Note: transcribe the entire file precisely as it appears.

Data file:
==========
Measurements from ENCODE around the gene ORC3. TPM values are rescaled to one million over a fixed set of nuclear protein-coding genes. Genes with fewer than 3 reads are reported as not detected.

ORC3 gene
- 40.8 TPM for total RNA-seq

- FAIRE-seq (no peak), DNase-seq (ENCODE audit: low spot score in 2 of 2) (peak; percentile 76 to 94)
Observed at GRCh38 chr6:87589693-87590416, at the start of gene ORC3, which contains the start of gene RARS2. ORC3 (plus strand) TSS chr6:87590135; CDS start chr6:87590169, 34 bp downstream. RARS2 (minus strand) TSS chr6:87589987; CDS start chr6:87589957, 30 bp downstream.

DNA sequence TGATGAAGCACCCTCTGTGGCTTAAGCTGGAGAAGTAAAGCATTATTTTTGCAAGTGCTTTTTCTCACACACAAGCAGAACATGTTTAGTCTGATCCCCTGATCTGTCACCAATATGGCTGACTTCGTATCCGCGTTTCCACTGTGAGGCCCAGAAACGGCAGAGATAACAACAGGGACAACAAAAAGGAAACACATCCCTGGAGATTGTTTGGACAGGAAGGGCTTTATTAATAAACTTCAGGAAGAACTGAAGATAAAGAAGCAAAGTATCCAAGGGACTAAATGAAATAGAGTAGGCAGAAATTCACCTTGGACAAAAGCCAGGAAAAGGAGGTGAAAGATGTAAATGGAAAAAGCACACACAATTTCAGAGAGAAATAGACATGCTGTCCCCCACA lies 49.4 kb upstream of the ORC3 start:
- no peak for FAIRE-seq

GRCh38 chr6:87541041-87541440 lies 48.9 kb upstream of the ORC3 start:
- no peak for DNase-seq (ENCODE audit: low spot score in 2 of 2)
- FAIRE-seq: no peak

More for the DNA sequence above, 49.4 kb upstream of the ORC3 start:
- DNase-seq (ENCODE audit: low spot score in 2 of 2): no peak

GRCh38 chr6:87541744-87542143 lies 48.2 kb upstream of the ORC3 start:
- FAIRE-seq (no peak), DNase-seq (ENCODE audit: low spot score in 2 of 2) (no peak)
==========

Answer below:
Measurements from ENCODE around the gene ORC3. TPM values are rescaled to one million over a fixed set of nuclear protein-coding genes. Genes with fewer than 3 reads are reported as not detected.

ORC3 gene
- 40.8 TPM for total RNA-seq

- FAIRE-seq (no peak), DNase-seq (ENCODE audit: low spot score in 2 of 2) (peak; percentile 76 to 94)
Observed at GRCh38 chr6:87589693-87590416, at the start of gene ORC3, which contains the start of gene RARS2. ORC3 (plus strand) TSS chr6:87590135; CDS start chr6:87590169, 34 bp downstream. RARS2 (minus strand) TSS chr6:87589987; CDS start chr6:87589957, 30 bp downstream.

DNA sequence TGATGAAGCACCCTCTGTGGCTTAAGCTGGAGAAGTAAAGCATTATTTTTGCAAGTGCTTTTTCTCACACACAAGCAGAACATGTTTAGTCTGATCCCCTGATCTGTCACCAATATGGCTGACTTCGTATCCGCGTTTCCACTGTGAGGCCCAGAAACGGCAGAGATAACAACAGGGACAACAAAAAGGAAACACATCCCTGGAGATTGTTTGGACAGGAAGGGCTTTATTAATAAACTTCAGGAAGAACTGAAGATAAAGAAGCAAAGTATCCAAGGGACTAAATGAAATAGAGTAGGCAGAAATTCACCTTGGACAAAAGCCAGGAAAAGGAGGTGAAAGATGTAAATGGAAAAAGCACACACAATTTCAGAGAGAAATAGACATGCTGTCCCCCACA lies 49.4 kb upstream of the ORC3 start:
- no peak for FAIRE-seq

GRCh38 chr6:87541041-87541440 lies 48.9 kb upstream of the ORC3 start:
- no peak for DNase-seq (ENCODE audit: low spot score in 2 of 2)
- FAIRE-seq: no peak

More for the DNA sequence above, 49.4 kb upstream of the ORC3 start:
- DNase-seq (ENCODE audit: low spot score in 2 of 2): no peak

GRCh38 chr6:87541744-87542143 lies 48.2 kb upstream of the ORC3 start:
- FAIRE-seq (no peak), DNase-seq (ENCODE audit: low spot score in 2 of 2) (no peak)